I think that most boxing experts would consider the best-known twenty boxers of nearly any one of the past twenty years to have a higher average ability than does the group from 1938.

It would be very interesting to do a year-by-year analysis of this sort for every year of the rankings, comparing each year with all the others.

While this analysis would certainly not be free of subjectivity and opinion, it would likely be more objective than one-on-one comparisons of the "who was better, Ali or Johnson" type; emotional ties to an era would still be a problem, but sentimental ties to particular boxers would be drowned out by the sheer number of boxers. *

A second argument for the superiority of boxers of former times is the fact that these boxers had considerably more bouts and, therefore, a greater experience that made them better fighters.

It is undoubtedly true that most boxers had more fights in the past. It may be true that this tended to make them better than the boxers of today (though this factor may be balanced by others, such as the greater physical strength of today's fighters). But it is important to remember that, as they say in the sciences, nature takes priority over theory. In other words, it makes sense that added experience makes for better boxers, but this can not be assumed. The superiority must be determined by means independent of number of bouts and then correlation of experience and ability determined. Otherwise one is merely arguing in a circular fashion: fighters with more bouts are better; we know that they're better because they've had more bouts. (It may be, for example, that the old time fighters attained their greatest proficiency by, say, the thirtieth fight, so that all those additional fights are irrelevant in comparison to a current fighter who has had thirty fights.)

If the question of experience (may) tend to argue for the superiority of past fighters, the issue of size (for heavyweights) and strength-for-size (other weights) argues for the superiority of today's boxers.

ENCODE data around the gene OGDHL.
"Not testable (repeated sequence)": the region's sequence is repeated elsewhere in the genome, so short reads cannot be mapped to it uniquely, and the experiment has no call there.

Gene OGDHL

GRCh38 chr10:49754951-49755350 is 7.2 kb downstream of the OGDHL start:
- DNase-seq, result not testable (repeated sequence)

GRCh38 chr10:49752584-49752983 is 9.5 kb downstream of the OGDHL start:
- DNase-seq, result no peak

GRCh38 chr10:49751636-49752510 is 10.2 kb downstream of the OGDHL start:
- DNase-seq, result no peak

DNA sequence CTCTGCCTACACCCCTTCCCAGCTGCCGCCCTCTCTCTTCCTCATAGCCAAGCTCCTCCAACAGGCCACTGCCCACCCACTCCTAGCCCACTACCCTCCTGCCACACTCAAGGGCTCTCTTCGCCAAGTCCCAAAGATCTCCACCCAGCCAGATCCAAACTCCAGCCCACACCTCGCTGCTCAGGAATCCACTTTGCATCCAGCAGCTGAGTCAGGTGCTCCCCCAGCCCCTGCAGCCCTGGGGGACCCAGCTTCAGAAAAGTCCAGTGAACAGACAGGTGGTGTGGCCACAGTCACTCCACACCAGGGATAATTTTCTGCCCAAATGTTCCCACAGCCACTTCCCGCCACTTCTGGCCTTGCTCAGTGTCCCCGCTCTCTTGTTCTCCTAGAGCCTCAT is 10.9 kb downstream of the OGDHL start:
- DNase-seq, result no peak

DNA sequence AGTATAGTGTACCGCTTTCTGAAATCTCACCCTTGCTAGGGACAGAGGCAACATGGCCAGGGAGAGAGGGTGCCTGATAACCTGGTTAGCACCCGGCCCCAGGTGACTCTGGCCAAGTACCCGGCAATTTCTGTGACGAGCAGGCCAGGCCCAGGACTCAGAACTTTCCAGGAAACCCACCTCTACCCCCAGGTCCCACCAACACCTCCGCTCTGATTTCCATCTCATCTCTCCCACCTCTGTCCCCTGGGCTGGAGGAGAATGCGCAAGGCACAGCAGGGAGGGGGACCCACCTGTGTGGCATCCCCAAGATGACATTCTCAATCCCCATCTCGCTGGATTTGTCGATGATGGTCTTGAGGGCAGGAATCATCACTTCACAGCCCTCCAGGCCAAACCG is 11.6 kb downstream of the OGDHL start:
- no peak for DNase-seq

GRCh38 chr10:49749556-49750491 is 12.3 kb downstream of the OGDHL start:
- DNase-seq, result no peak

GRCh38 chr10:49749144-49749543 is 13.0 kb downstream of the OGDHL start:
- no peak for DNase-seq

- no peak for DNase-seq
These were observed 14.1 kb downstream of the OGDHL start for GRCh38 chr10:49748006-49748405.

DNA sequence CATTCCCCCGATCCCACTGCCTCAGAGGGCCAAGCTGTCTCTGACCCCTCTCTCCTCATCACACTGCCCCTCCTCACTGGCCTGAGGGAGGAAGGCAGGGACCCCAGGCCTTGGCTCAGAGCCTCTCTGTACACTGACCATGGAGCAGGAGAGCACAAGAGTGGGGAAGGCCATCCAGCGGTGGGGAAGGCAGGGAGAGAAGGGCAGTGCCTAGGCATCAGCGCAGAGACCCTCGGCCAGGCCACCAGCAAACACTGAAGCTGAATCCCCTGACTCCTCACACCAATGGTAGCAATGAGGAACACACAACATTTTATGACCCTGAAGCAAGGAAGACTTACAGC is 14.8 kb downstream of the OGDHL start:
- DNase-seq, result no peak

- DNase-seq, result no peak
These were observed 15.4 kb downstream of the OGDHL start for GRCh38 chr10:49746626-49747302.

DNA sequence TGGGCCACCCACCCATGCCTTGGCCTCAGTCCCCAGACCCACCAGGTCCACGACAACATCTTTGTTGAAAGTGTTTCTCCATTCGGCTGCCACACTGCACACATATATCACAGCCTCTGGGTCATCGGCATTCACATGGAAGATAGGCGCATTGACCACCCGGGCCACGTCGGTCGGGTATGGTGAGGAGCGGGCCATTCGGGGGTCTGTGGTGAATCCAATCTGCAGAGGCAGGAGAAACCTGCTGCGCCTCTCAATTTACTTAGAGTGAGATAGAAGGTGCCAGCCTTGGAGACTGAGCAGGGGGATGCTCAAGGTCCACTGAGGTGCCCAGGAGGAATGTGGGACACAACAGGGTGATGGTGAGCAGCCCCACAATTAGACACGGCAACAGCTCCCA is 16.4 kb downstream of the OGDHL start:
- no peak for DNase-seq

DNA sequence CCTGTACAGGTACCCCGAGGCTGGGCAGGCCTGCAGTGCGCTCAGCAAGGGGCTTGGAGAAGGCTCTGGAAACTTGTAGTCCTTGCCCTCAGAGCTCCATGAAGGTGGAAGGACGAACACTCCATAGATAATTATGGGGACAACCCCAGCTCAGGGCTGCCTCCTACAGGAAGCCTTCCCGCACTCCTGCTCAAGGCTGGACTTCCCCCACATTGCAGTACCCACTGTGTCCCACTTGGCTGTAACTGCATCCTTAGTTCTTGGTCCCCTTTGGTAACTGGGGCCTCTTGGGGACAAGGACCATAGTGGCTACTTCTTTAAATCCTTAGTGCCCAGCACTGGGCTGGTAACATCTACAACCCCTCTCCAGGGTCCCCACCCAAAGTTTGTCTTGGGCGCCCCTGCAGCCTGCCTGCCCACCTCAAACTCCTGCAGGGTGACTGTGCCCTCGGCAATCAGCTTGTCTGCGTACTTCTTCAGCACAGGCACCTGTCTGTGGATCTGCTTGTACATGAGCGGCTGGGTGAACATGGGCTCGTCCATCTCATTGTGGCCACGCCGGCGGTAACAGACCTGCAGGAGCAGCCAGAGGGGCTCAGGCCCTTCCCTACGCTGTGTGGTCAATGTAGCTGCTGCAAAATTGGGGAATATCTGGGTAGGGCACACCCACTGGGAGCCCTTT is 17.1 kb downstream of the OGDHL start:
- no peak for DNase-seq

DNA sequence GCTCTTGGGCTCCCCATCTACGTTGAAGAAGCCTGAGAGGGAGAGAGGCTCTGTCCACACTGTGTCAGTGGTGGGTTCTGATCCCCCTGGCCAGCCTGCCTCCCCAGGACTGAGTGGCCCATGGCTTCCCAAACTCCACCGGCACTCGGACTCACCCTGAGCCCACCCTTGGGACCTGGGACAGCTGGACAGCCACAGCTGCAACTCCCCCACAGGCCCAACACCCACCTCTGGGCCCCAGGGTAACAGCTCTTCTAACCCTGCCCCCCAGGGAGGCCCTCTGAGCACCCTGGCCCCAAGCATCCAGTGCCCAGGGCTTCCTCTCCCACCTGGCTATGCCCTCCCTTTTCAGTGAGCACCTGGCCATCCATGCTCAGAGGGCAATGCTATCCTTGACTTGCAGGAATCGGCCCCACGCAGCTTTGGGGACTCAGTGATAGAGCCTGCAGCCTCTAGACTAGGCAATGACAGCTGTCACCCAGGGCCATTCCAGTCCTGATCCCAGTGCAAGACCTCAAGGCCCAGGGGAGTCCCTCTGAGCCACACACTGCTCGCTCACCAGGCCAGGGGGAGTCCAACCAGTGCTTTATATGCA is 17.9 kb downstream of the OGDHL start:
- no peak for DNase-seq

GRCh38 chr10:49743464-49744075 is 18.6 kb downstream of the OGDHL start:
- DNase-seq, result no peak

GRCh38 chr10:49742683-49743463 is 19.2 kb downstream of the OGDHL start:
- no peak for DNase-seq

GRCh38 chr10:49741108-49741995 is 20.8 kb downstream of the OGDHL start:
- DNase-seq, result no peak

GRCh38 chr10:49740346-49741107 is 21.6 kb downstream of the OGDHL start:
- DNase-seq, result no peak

In the case of many sports it is self-evident that virtually all of the best are performing today or have recently retired. Basketball is the most obvious example (would the "Original Celtics" hold today's pro teams under 200 points?), but a comparison of today's track records with those of a half-century ago would lead one to believe that in the old days they must have run the hundred meters carrying a rowboat. However, save for discussion of heavyweights, boxing is pretty much immunized here by the fact of weight divisions. (Though it is possible that the strength added by today's weight training makes the welterweight of today stronger than was the middleweight of fifty years ago.)

Where the greats like Louis and Marciano entered the ring in the 190's and 180's, virtually everyone who has fought in a championship bout since 1960 has weighed over 200 and virtually every winner has weighed over 215.

To be sure, the Lewis' and Marciano's defeated men of this size. But they did not fight men of this size regularly. The fact that a 195-pounder can beat a large man once in a while does not demonstrate that he could endure a career consistently enduring the punishment meted out by large men.

Moreover, the 215-pound boxer of today is not the rare exception who works his way up the rankings by sheer size, but the best of a large number of 215-pounders. He is muscular (usually), rather than just large and he is not merely strong, but a good boxer; he must be because the large pool of large men precludes any one of the men reaching the top on size or strength alone.

Putting this another way: Mike Tyson is as much larger--in absolute terms--than Joe Louis as Joe Louis was larger than a middleweight.

Of course, none of this demonstrates that the recent fighter would, in fact, defeat the past fighter. Even I think that Louis would have tracked down Ali and destroyed him by the thirteenth. I'm not so sure that Louis could have withstood an onrushing Tyson when both were in their primes, but I think that Ali probably could have.

Which means, as you knew all along, that time renders the current fighters vs. old fighters question unanswerable. But we have, perhaps, made some headway by realizing that the argument that there were more poor people in the old days is simply untrue and that the fact that past fighters occasionally defeated larger men does not demonstrate that they could do so with the regularity required today.

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How good were the Oldtimers?
by Monte Cox

Atheletes. Are they better today?
By Tracy Callis

Nino Benvenuti
John Henry Lewis
Lou Ambers
Benny Lynch
Kid Chocolate
Fritzie Zivic
Sixto Escobar
Mike Tyson
Lennox Lewis